Because millennials are more likely to stay single longer, these communal living arrangements should flourish.
They are probably an extension of the mini-dorms around college campuses. Next year, our youngest will be splitting $9,800 per month to live with 13 other women in one apartment. Their landlord inherited a dozen apartment houses, all in Westwood! H/T daytrip:
Zander Dejah, 25, pays $1,900 a month rent to live in a downtown San Francisco house with at least 40 other people, many of whom sleep in bunk beds.
Dejah is a resident of The Negev, a communal living space that styles itself as a home for millennial tech workers to brainstorm ideas, write code and create apps, even if they have to share toilets and bathrooms with dozens of others. (Related photo essay: here)
Houses like The Negev, located in a neighborhood known as “SoMa” or South of Market, have cropped up around San Francisco as an influx of young professionals, many of whom are tech workers, have faced the city’s notoriously high rents and apartment shortages. It has three floors and roughly 50 rooms, filled with bunk beds, beer bottles and laptops, according to residents.
Dejah, born and raised in New York, graduated last year with a degree in computer science and math from McGill University. Unemployed, he moved to California six months ago and found his room at The Negev on Craigslist.
“I thought New York was expensive,” said Dejah, who quickly landed a job as a virtual reality engineer at consulting firm moBack. “It’s basically an extension of college. We sort of live in a frat house.”
The home is certainly filled with parties on weekends, but the residents make sure to sit down every Sunday for a communal dinner, akin to a traditional family gathering.
While some say communal housing provides a solution for many first-time workers fresh out of college, such housing also has created its share of controversy. Housing advocates have complained that this new dorm-like style of living has pushed up rents and forced longtime residents to move out.
Alon Gutman, who co-founded a company called The Negev and began leasing the building on Sixth street in 2014, said, “We have never made somebody move out of that building,” adding that his tenants pay 30 percent to 50 percent less than others in the neighborhood.
“We are trying to solve the housing crisis and increase density in a positive way.”
The Negev company runs nine communal properties, three of which are in San Francisco. The others are in Austin, Texas, and Oakland, California.
The Negev properties, generally in run-down, low-income neighborhoods, are restructured to accommodate a large number of tenants, Gutman explained.
It’s a commune until the economy takes a u-turn. Then they’ll call it a “favela.”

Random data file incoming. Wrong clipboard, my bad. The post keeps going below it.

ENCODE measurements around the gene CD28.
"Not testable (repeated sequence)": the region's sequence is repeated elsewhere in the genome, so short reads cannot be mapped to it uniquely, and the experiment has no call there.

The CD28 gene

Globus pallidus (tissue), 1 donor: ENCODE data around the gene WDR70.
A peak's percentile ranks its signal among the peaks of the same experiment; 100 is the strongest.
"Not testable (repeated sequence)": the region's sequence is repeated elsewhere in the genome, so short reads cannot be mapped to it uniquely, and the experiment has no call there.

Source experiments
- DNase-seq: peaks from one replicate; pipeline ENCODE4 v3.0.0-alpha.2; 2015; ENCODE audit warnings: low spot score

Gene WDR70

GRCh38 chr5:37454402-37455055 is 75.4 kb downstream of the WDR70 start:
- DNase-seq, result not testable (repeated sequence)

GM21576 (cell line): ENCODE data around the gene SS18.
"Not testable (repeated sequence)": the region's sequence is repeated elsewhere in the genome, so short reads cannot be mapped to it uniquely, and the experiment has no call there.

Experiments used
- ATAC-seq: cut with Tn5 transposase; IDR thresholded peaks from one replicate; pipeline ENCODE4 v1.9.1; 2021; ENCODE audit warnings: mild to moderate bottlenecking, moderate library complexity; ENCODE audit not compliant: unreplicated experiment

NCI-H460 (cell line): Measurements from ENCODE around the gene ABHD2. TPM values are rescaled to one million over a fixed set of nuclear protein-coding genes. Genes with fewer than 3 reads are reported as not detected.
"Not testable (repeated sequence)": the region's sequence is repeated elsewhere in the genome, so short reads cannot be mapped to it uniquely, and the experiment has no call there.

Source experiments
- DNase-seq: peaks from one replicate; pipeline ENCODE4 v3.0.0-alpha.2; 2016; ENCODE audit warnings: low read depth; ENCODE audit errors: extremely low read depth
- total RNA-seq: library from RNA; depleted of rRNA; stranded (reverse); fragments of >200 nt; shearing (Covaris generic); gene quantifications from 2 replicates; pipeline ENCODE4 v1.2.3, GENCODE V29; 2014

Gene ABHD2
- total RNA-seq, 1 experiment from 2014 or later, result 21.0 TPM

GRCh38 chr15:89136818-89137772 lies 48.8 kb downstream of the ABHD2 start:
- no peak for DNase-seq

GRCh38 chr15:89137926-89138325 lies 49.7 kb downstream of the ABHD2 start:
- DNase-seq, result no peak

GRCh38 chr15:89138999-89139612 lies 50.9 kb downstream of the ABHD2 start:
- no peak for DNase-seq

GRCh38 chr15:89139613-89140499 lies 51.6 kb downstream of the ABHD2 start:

When I visited, as a kid, the place was a wonderland to me.
San Francisco is like a nerd cover band for San Francisco, unaware that they suck. Play me out, Animals:
My guess is that you’ve already written about Joel Kotkin’s take, but if you haven’t worth noting: The High Cost of a Home Is Turning American Millennials Into the New Serfs
“This isn’t about lifestyle choices. It’s about a system in which the boomers are protecting their wealth and views at the expense of the rest of us.”
Thanks Bill – I haven’t seen that yet!
As Churchill said, the more you look back in history, the farther you can see ahead. He was well read. I guess that’s why he happily atomized as many nazis as he could, while some of the more squeamish around him questioned it.
Most Americans are historically as well as scientifically illiterate, especially the kids, despite the fact that most of them have what amounts to the library of Alexandria in the palm of their little hands.
So if the kids wind up a serf, they’re not being tricked. It’s because they prefer it.
Thinking is hard, and boring. For many young Americans, Freedom is like a bunch of cans tied to your tail. It’s nerve-wracking. Overrated. How can you get a good nights sleep, if you’re accountable for things you do all the time?
A good and fair Lord, taking care of their needs for only a few hours daily toil, and giving them enough extra time for binge watching Netflix, playing video games, sharing with other serfs on Serfbook, while traveling in little driverless cars to their awesome teeny homes, beats a tired, goofy old Republic any day. Anybody says different is probably just some old guy yappin’ malarkey!
One of the many overused phrases these days is “thanks for your hard work”.
But it’s thrown around like the participation medals. Does anyone know what hard work is anymore?